Firefox might wipe out annoying website pop-ups

With a new generation of distractions flashing in our faces, one browser maker is considering ways to cut the clutter.

Stephen Shankland Former Principal Writer
Stephen Shankland worked at CNET from 1998 to 2024 and wrote about processors, digital photography, AI, quantum computing, computer science, materials science, supercomputers, drones, browsers, 3D printing, USB, and new computing technology in general. He has a soft spot in his heart for standards groups and I/O interfaces. His first big scoop was about radioactive cat poop.
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Stephen Shankland
2 min read
Mozilla headquarters in Mountain View, California, shows the takeoff of its overhauled Quantum version of the Firefox browser.

Mozilla headquarters in Mountain View, California, shows the takeoff of its overhauled Quantum version of the Firefox browser.

Stephen Shankland/CNET

One feature that drew millions of people to Firefox when the browser emerged more than a decade ago was pop-up blocking. Now its maker, Mozilla, is exploring a similar move against websites that use a different method to grab our attention.

Pop-ups in the old days launched separate browser windows, often with advertisements -- and when browsers blocked them, website programmers moved to "pop-unders" that opened a new window hidden underneath the ones you already had open. Browsers banished those, too.

Nowadays, there are plenty of pop-ups on websites, but they take a different form, embedded within the browser tab you're looking at. You've probably seen them exhorting you to subscribe to newsletters, take surveys and sign up for coupons. They can be pretty pushy at times, too.

So Mozilla has launched an experiment to identify and eventually eliminate the pop-ups. "Mozilla has a long history of protecting our users from invasive user experiences and tracking practices. We are experimenting with being able to identify and potentially block in-content pop-ups," said Nick Nguyen, vice president of Firefox. "At this point, this is an early-stage exploration."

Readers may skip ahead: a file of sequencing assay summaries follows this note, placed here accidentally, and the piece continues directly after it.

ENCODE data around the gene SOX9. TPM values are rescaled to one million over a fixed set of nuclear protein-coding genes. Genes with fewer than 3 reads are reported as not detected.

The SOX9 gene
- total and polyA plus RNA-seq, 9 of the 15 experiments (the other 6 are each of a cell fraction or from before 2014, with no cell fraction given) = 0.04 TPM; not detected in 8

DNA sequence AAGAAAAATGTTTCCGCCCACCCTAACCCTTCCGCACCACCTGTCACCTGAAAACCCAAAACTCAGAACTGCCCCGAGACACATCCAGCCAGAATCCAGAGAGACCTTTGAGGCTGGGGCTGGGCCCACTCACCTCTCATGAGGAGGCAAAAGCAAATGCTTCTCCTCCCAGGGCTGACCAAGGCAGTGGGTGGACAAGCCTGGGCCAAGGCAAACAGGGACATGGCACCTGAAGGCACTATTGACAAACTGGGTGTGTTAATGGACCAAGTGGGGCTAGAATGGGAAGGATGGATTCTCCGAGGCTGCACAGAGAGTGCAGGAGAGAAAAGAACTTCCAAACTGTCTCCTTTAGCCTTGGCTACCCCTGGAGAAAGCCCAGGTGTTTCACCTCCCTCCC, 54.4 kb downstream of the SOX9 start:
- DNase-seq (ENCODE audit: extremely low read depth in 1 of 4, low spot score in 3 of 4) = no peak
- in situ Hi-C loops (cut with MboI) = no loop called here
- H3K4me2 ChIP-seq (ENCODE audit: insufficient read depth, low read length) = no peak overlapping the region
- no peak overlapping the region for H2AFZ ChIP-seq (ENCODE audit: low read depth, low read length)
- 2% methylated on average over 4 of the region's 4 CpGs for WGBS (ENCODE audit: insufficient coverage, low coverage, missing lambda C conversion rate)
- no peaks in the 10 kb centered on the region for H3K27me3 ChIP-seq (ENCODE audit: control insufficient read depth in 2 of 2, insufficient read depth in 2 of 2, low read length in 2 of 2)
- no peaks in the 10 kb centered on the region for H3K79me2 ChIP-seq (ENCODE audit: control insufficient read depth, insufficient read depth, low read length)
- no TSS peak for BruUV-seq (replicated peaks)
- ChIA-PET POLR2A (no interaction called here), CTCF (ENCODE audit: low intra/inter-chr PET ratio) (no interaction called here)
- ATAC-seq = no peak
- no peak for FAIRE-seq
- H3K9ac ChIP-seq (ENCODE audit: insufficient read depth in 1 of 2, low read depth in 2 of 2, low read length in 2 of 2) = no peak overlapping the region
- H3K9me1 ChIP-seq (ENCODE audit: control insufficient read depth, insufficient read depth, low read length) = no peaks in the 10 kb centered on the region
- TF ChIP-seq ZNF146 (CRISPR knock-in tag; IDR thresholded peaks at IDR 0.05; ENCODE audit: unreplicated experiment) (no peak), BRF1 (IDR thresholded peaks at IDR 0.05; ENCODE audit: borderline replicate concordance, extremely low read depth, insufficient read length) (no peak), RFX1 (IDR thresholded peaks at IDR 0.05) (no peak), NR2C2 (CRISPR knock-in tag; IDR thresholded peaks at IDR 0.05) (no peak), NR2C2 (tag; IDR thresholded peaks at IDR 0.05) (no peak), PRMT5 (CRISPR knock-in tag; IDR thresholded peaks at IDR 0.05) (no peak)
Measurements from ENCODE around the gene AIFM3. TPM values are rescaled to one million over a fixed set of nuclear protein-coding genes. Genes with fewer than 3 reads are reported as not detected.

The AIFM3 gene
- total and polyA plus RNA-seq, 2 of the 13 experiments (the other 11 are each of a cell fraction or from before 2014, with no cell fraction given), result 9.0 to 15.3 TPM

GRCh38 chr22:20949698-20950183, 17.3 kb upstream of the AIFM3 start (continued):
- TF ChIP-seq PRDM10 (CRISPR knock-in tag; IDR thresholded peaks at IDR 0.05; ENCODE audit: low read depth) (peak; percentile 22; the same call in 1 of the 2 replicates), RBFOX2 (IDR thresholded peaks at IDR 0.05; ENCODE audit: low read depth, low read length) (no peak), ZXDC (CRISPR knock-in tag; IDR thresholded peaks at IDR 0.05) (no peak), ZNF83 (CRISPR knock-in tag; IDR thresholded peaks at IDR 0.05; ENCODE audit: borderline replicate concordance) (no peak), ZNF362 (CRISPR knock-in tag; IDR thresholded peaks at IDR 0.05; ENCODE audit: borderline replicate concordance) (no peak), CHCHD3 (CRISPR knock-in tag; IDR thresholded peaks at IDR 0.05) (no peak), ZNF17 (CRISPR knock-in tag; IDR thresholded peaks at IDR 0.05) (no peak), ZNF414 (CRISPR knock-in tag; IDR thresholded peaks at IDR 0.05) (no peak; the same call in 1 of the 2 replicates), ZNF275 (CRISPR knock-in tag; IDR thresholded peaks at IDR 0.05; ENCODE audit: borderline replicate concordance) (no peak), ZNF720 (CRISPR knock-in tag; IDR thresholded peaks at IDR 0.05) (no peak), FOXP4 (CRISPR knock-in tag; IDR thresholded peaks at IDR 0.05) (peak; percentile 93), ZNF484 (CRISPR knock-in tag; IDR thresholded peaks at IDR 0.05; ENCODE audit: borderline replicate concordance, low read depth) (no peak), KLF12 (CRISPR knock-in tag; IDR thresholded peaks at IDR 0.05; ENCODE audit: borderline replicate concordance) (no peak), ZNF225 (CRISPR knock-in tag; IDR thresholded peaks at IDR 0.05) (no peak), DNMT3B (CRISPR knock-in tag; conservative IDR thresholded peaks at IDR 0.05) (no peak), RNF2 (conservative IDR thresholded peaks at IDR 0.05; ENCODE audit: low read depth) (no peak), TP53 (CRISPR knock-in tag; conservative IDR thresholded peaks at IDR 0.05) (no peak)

It's not clear yet whether Mozilla will embrace the technology. But just the fact that they're evaluating it shows how browsers are getting more assertive on behalf of users. Other examples include Google's Chrome stripping ads off overly ad-heavy websites, Brave Software's Brave blocking ads and behavior tracking software and Apple's Safari using artificial intelligence software to bar privacy-intrusive trackers.

Website publishers rely on pop-ups, which is one reason Mozilla is proceeding cautiously.

"Enabling this feature would be based on our ability to catch a significant portion of these pop-ups, user reaction, and our understanding of any potential negative impact on user experience," Nguyen said.

David Legrand, an editor at French news site Nextinpact, fretted on Twitter that Mozilla's move could hamper communications with its readers. "We are very (very very) pro-privacy/user, but we use such a modal pop-up to inform users when their subscription is ended," he said.

Mozilla is gathering examples of the pop-ups but plans to develop technology that would identify them from website code, not from a specific list of examples, said Ehsan Akhgari, a Mozilla developer working on the project.

And he knows it's not a black-and-white issue in which blocking all such pop-ups is the obvious solution. "There are certainly legitimate use cases for these pop-ups," Akhgari said. "We don't know exactly how good we can get at differentiating between the 'useful' and 'annoying' kinds automatically."

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